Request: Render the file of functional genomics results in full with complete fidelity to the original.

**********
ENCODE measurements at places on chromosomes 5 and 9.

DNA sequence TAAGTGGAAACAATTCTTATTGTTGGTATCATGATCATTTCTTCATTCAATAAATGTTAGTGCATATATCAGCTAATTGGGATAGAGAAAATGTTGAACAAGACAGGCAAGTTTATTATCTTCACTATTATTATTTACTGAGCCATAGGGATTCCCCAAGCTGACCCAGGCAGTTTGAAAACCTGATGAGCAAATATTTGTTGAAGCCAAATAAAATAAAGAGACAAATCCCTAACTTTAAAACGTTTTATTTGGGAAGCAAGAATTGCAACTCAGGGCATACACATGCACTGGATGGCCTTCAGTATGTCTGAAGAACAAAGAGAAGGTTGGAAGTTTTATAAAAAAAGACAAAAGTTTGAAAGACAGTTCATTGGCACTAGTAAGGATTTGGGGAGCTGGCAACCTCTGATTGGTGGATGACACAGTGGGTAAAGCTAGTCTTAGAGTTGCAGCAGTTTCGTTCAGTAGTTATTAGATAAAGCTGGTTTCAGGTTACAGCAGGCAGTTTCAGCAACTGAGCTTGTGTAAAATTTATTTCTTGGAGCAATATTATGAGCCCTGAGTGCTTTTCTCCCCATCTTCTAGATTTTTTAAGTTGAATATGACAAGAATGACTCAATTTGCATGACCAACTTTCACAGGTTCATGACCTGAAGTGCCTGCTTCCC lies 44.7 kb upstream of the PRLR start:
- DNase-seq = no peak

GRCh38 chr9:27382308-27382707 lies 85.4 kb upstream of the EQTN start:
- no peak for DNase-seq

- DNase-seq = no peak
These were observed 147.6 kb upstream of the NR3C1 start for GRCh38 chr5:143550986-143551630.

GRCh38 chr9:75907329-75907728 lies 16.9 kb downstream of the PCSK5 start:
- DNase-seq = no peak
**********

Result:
ENCODE measurements at places on chromosomes 5 and 9.

DNA sequence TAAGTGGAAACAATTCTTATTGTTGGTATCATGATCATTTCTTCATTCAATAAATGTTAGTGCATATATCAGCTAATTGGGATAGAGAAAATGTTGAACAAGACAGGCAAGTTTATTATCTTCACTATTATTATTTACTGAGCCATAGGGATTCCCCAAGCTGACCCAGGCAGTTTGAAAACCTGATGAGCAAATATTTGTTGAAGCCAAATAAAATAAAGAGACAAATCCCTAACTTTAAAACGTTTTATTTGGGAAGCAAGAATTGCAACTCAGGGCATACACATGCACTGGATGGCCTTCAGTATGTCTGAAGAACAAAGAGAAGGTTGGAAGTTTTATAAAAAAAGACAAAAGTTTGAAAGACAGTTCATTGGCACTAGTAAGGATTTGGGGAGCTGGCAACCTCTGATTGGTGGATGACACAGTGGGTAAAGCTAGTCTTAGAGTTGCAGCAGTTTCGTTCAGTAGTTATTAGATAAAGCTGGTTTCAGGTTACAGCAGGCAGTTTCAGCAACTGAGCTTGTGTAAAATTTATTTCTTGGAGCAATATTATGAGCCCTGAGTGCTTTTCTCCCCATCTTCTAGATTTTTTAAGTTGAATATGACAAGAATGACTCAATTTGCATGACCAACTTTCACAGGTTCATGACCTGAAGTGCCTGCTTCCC lies 44.7 kb upstream of the PRLR start:
- DNase-seq = no peak

GRCh38 chr9:27382308-27382707 lies 85.4 kb upstream of the EQTN start:
- no peak for DNase-seq

- DNase-seq = no peak
These were observed 147.6 kb upstream of the NR3C1 start for GRCh38 chr5:143550986-143551630.

GRCh38 chr9:75907329-75907728 lies 16.9 kb downstream of the PCSK5 start:
- DNase-seq = no peak